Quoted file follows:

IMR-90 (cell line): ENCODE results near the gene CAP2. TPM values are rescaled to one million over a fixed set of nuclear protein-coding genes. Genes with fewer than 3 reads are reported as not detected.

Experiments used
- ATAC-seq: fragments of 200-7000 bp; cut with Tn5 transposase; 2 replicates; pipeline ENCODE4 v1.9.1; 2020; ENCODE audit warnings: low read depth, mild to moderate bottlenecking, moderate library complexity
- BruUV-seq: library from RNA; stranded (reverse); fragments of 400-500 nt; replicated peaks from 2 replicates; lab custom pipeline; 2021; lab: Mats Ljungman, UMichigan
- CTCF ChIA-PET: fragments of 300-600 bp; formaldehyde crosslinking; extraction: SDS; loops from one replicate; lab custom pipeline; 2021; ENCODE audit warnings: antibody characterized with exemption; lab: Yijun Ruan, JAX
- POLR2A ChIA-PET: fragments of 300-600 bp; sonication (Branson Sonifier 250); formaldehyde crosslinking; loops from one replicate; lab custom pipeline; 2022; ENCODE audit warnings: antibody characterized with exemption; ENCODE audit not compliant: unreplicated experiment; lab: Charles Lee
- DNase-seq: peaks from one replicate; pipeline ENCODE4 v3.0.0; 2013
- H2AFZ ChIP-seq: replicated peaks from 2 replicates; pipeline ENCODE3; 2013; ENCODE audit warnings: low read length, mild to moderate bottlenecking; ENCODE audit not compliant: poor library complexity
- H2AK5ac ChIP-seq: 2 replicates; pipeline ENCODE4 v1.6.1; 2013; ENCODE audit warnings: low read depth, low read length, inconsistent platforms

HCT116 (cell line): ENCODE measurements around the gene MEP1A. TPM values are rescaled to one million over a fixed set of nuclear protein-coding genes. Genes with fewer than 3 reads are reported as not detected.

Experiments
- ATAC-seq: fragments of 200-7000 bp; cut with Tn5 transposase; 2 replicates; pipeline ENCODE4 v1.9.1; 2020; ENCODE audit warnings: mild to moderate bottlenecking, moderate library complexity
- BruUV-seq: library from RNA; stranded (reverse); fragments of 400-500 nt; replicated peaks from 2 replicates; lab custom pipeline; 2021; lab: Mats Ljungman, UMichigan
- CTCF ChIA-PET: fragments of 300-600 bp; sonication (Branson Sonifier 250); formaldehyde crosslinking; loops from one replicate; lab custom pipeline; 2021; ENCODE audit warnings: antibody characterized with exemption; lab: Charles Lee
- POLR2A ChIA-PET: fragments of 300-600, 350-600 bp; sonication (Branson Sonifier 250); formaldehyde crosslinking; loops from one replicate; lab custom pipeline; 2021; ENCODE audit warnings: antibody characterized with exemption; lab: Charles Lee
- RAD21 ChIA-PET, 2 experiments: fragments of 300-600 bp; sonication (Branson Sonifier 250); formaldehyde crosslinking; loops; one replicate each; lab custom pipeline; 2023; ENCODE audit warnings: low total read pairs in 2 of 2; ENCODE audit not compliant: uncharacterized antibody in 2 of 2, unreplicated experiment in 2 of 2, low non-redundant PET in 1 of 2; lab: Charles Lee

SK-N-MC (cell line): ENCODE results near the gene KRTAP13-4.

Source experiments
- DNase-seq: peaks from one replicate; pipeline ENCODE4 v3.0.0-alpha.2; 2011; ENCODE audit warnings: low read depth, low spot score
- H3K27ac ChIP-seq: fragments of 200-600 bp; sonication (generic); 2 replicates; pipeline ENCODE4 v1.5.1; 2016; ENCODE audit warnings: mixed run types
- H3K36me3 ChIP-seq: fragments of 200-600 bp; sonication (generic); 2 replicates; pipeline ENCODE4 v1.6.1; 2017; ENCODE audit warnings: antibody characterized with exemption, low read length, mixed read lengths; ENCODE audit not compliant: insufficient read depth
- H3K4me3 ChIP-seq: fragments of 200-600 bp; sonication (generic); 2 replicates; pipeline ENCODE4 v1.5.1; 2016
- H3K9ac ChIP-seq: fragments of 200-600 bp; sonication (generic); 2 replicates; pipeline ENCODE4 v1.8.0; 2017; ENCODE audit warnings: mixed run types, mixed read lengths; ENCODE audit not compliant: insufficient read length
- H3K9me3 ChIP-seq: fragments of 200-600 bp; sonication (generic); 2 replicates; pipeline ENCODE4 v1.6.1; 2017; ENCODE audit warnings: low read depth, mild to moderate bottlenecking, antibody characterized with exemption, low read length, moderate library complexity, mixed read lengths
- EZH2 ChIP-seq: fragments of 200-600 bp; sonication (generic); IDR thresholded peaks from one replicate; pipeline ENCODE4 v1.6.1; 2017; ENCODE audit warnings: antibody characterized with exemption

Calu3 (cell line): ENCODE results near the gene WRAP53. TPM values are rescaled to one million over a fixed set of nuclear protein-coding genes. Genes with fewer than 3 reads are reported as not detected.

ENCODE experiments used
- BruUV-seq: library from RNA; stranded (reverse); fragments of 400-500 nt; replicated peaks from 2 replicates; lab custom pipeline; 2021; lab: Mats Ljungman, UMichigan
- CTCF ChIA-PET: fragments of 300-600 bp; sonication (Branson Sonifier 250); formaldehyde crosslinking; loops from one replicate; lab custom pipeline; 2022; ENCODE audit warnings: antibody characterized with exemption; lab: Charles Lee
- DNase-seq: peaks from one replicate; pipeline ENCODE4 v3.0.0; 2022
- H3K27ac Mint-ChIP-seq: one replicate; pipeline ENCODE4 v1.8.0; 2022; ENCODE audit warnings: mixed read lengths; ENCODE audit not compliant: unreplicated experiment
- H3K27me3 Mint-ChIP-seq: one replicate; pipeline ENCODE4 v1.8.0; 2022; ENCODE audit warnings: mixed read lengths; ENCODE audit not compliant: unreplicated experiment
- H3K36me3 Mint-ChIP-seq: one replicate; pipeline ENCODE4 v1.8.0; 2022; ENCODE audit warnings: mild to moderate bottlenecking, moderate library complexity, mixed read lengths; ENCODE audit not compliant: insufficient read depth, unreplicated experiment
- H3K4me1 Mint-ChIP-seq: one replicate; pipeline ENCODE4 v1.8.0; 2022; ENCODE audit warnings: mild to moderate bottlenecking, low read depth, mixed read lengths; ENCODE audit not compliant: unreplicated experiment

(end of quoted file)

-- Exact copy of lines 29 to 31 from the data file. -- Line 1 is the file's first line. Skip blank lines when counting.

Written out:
- CTCF ChIA-PET: fragments of 300-600 bp; sonication (Branson Sonifier 250); formaldehyde crosslinking; loops from one replicate; lab custom pipeline; 2022; ENCODE audit warnings: antibody characterized with exemption; lab: Charles Lee
- DNase-seq: peaks from one replicate; pipeline ENCODE4 v3.0.0; 2022
- H3K27ac Mint-ChIP-seq: one replicate; pipeline ENCODE4 v1.8.0; 2022; ENCODE audit warnings: mixed read lengths; ENCODE audit not compliant: unreplicated experiment